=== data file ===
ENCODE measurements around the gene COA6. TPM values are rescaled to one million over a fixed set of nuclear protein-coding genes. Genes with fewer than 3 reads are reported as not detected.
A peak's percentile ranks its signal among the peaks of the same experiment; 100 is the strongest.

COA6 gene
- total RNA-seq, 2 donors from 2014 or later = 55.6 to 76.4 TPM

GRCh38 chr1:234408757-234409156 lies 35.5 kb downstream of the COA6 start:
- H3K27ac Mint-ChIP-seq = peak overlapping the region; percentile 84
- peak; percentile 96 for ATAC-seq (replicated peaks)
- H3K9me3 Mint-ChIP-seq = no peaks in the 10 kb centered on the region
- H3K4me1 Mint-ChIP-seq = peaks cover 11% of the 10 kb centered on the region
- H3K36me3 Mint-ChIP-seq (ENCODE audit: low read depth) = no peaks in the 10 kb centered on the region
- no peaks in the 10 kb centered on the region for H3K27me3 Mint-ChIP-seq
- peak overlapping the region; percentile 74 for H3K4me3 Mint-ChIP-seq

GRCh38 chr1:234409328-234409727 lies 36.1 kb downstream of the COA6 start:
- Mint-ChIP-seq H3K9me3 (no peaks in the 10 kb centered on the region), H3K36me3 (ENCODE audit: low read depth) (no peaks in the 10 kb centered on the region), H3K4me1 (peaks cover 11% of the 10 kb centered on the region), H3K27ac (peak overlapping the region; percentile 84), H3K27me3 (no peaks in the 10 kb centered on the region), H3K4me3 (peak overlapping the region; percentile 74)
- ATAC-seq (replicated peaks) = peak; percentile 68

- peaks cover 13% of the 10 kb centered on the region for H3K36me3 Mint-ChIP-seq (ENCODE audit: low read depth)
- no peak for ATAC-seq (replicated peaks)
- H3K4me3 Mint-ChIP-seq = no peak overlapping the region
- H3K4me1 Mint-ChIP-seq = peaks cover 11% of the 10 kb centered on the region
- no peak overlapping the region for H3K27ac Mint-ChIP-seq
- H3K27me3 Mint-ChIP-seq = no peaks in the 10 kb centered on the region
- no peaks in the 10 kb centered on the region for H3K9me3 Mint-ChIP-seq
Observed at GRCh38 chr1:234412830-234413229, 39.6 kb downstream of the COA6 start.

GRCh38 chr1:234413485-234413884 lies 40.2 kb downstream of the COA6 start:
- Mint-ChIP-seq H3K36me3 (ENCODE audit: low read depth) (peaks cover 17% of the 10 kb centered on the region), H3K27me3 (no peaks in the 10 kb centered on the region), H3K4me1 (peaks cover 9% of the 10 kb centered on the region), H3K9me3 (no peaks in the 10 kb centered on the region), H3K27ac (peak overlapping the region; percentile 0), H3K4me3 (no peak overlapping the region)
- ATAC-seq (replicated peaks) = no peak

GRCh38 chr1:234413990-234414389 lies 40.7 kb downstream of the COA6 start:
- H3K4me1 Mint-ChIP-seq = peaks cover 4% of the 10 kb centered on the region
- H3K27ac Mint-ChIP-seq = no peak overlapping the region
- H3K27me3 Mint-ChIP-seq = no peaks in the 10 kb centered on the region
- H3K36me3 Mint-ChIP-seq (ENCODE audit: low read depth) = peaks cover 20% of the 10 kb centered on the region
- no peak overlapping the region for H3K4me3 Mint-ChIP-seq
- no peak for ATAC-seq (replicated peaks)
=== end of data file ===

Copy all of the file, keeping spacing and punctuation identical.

ENCODE measurements around the gene COA6. TPM values are rescaled to one million over a fixed set of nuclear protein-coding genes. Genes with fewer than 3 reads are reported as not detected.
A peak's percentile ranks its signal among the peaks of the same experiment; 100 is the strongest.

COA6 gene
- total RNA-seq, 2 donors from 2014 or later = 55.6 to 76.4 TPM

GRCh38 chr1:234408757-234409156 lies 35.5 kb downstream of the COA6 start:
- H3K27ac Mint-ChIP-seq = peak overlapping the region; percentile 84
- peak; percentile 96 for ATAC-seq (replicated peaks)
- H3K9me3 Mint-ChIP-seq = no peaks in the 10 kb centered on the region
- H3K4me1 Mint-ChIP-seq = peaks cover 11% of the 10 kb centered on the region
- H3K36me3 Mint-ChIP-seq (ENCODE audit: low read depth) = no peaks in the 10 kb centered on the region
- no peaks in the 10 kb centered on the region for H3K27me3 Mint-ChIP-seq
- peak overlapping the region; percentile 74 for H3K4me3 Mint-ChIP-seq

GRCh38 chr1:234409328-234409727 lies 36.1 kb downstream of the COA6 start:
- Mint-ChIP-seq H3K9me3 (no peaks in the 10 kb centered on the region), H3K36me3 (ENCODE audit: low read depth) (no peaks in the 10 kb centered on the region), H3K4me1 (peaks cover 11% of the 10 kb centered on the region), H3K27ac (peak overlapping the region; percentile 84), H3K27me3 (no peaks in the 10 kb centered on the region), H3K4me3 (peak overlapping the region; percentile 74)
- ATAC-seq (replicated peaks) = peak; percentile 68

- peaks cover 13% of the 10 kb centered on the region for H3K36me3 Mint-ChIP-seq (ENCODE audit: low read depth)
- no peak for ATAC-seq (replicated peaks)
- H3K4me3 Mint-ChIP-seq = no peak overlapping the region
- H3K4me1 Mint-ChIP-seq = peaks cover 11% of the 10 kb centered on the region
- no peak overlapping the region for H3K27ac Mint-ChIP-seq
- H3K27me3 Mint-ChIP-seq = no peaks in the 10 kb centered on the region
- no peaks in the 10 kb centered on the region for H3K9me3 Mint-ChIP-seq
Observed at GRCh38 chr1:234412830-234413229, 39.6 kb downstream of the COA6 start.

GRCh38 chr1:234413485-234413884 lies 40.2 kb downstream of the COA6 start:
- Mint-ChIP-seq H3K36me3 (ENCODE audit: low read depth) (peaks cover 17% of the 10 kb centered on the region), H3K27me3 (no peaks in the 10 kb centered on the region), H3K4me1 (peaks cover 9% of the 10 kb centered on the region), H3K9me3 (no peaks in the 10 kb centered on the region), H3K27ac (peak overlapping the region; percentile 0), H3K4me3 (no peak overlapping the region)
- ATAC-seq (replicated peaks) = no peak

GRCh38 chr1:234413990-234414389 lies 40.7 kb downstream of the COA6 start:
- H3K4me1 Mint-ChIP-seq = peaks cover 4% of the 10 kb centered on the region
- H3K27ac Mint-ChIP-seq = no peak overlapping the region
- H3K27me3 Mint-ChIP-seq = no peaks in the 10 kb centered on the region
- H3K36me3 Mint-ChIP-seq (ENCODE audit: low read depth) = peaks cover 20% of the 10 kb centered on the region
- no peak overlapping the region for H3K4me3 Mint-ChIP-seq
- no peak for ATAC-seq (replicated peaks)